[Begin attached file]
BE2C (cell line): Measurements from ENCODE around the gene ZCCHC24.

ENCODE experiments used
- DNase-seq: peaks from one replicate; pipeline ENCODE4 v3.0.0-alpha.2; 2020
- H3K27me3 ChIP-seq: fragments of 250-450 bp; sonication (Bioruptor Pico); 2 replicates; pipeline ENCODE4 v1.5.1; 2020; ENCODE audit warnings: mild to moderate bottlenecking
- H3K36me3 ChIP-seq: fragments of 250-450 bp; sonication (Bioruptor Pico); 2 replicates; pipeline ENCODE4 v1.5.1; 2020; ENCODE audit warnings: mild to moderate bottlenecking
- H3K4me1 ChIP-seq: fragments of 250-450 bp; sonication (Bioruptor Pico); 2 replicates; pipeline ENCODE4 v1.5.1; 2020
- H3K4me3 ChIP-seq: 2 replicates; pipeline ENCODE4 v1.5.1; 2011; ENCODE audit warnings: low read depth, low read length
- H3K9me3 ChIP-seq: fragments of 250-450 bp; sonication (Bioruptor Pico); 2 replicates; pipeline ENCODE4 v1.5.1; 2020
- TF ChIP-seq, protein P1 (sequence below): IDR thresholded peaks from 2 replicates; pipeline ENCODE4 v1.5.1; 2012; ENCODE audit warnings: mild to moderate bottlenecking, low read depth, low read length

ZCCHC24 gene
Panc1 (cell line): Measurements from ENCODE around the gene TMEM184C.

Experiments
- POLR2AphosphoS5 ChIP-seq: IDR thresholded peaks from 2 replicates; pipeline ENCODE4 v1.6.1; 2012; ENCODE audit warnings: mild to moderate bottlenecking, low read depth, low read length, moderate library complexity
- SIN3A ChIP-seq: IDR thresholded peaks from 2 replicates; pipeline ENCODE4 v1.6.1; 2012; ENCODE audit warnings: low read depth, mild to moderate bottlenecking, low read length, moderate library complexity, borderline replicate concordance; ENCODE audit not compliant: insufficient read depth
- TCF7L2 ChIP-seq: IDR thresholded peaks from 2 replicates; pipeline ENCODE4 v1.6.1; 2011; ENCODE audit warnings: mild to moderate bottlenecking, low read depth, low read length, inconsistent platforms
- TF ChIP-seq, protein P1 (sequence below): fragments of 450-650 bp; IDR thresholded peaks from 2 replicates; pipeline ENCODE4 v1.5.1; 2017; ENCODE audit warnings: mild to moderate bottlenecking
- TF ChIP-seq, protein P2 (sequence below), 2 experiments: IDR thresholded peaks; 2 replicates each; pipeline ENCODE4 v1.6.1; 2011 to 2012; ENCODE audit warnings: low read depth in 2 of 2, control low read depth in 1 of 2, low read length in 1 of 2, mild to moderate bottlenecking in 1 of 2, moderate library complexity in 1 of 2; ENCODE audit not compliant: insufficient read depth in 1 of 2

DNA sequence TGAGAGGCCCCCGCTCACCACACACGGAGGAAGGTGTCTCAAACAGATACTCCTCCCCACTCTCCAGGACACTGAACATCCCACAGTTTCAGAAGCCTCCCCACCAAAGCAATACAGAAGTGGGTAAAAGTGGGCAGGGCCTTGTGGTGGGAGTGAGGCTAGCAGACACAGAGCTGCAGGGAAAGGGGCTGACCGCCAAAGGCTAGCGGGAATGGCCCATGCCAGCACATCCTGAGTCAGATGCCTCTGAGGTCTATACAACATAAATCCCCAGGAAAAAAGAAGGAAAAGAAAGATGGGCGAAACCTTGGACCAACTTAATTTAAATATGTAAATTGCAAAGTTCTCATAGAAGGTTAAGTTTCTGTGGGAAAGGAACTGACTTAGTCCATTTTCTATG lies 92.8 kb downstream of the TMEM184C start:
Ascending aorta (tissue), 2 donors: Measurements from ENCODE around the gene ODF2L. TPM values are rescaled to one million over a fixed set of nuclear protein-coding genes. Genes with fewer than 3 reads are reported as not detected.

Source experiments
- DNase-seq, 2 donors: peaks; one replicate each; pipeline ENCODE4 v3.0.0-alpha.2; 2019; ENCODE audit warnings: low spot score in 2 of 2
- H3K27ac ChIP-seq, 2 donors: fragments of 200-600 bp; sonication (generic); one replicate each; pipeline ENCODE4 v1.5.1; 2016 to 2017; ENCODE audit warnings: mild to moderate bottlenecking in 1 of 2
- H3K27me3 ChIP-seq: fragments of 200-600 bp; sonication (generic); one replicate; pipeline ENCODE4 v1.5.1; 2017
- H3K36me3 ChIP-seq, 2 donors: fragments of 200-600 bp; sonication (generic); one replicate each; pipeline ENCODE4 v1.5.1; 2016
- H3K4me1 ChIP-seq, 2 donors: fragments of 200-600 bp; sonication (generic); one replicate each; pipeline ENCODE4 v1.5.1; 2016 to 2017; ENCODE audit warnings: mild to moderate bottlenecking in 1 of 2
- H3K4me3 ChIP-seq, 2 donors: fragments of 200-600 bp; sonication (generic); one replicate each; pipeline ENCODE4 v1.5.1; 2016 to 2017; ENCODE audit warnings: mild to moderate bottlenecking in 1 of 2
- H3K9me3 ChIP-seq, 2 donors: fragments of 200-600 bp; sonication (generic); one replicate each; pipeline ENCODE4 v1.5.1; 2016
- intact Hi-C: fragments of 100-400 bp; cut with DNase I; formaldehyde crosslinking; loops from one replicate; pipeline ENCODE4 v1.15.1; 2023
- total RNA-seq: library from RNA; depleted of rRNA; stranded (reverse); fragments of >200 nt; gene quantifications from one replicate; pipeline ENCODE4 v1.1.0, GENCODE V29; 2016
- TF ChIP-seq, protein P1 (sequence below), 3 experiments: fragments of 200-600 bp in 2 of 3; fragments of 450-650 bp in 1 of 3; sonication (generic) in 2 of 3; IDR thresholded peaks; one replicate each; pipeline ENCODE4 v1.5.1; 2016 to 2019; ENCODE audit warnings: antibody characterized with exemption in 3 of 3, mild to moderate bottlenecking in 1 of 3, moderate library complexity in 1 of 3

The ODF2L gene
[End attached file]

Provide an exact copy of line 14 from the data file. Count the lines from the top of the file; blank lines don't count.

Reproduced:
- SIN3A ChIP-seq: IDR thresholded peaks from 2 replicates; pipeline ENCODE4 v1.6.1; 2012; ENCODE audit warnings: low read depth, mild to moderate bottlenecking, low read length, moderate library complexity, borderline replicate concordance; ENCODE audit not compliant: insufficient read depth